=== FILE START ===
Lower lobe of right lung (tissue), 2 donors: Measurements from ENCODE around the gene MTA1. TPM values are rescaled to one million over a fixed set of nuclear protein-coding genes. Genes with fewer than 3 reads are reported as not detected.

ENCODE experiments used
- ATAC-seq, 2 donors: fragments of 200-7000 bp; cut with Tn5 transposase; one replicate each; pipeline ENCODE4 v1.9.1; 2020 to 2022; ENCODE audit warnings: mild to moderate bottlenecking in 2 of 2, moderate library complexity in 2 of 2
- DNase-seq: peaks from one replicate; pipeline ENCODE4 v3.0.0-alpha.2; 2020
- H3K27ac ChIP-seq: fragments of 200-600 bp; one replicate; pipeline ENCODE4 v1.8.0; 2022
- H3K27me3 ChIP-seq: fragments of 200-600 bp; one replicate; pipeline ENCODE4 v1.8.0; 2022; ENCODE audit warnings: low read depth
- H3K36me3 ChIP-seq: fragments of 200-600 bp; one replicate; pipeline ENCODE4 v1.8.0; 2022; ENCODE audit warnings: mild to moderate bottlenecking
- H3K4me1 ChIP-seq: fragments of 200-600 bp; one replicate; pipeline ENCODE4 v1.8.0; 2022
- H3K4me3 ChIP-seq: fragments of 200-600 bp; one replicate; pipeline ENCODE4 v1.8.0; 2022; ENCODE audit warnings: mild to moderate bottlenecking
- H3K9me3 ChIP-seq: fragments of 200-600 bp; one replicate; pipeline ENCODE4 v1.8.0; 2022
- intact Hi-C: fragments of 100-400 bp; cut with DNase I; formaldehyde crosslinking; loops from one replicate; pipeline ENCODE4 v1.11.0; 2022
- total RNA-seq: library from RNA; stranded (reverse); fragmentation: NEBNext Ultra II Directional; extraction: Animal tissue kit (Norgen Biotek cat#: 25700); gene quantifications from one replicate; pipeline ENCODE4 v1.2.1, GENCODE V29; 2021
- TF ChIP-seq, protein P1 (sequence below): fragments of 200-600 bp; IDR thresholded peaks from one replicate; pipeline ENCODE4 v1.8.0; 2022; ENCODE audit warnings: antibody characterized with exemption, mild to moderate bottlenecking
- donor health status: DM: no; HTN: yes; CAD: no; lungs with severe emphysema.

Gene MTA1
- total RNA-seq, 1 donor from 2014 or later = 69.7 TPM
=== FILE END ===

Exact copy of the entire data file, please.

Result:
Lower lobe of right lung (tissue), 2 donors: Measurements from ENCODE around the gene MTA1. TPM values are rescaled to one million over a fixed set of nuclear protein-coding genes. Genes with fewer than 3 reads are reported as not detected.

ENCODE experiments used
- ATAC-seq, 2 donors: fragments of 200-7000 bp; cut with Tn5 transposase; one replicate each; pipeline ENCODE4 v1.9.1; 2020 to 2022; ENCODE audit warnings: mild to moderate bottlenecking in 2 of 2, moderate library complexity in 2 of 2
- DNase-seq: peaks from one replicate; pipeline ENCODE4 v3.0.0-alpha.2; 2020
- H3K27ac ChIP-seq: fragments of 200-600 bp; one replicate; pipeline ENCODE4 v1.8.0; 2022
- H3K27me3 ChIP-seq: fragments of 200-600 bp; one replicate; pipeline ENCODE4 v1.8.0; 2022; ENCODE audit warnings: low read depth
- H3K36me3 ChIP-seq: fragments of 200-600 bp; one replicate; pipeline ENCODE4 v1.8.0; 2022; ENCODE audit warnings: mild to moderate bottlenecking
- H3K4me1 ChIP-seq: fragments of 200-600 bp; one replicate; pipeline ENCODE4 v1.8.0; 2022
- H3K4me3 ChIP-seq: fragments of 200-600 bp; one replicate; pipeline ENCODE4 v1.8.0; 2022; ENCODE audit warnings: mild to moderate bottlenecking
- H3K9me3 ChIP-seq: fragments of 200-600 bp; one replicate; pipeline ENCODE4 v1.8.0; 2022
- intact Hi-C: fragments of 100-400 bp; cut with DNase I; formaldehyde crosslinking; loops from one replicate; pipeline ENCODE4 v1.11.0; 2022
- total RNA-seq: library from RNA; stranded (reverse); fragmentation: NEBNext Ultra II Directional; extraction: Animal tissue kit (Norgen Biotek cat#: 25700); gene quantifications from one replicate; pipeline ENCODE4 v1.2.1, GENCODE V29; 2021
- TF ChIP-seq, protein P1 (sequence below): fragments of 200-600 bp; IDR thresholded peaks from one replicate; pipeline ENCODE4 v1.8.0; 2022; ENCODE audit warnings: antibody characterized with exemption, mild to moderate bottlenecking
- donor health status: DM: no; HTN: yes; CAD: no; lungs with severe emphysema.

Gene MTA1
- total RNA-seq, 1 donor from 2014 or later = 69.7 TPM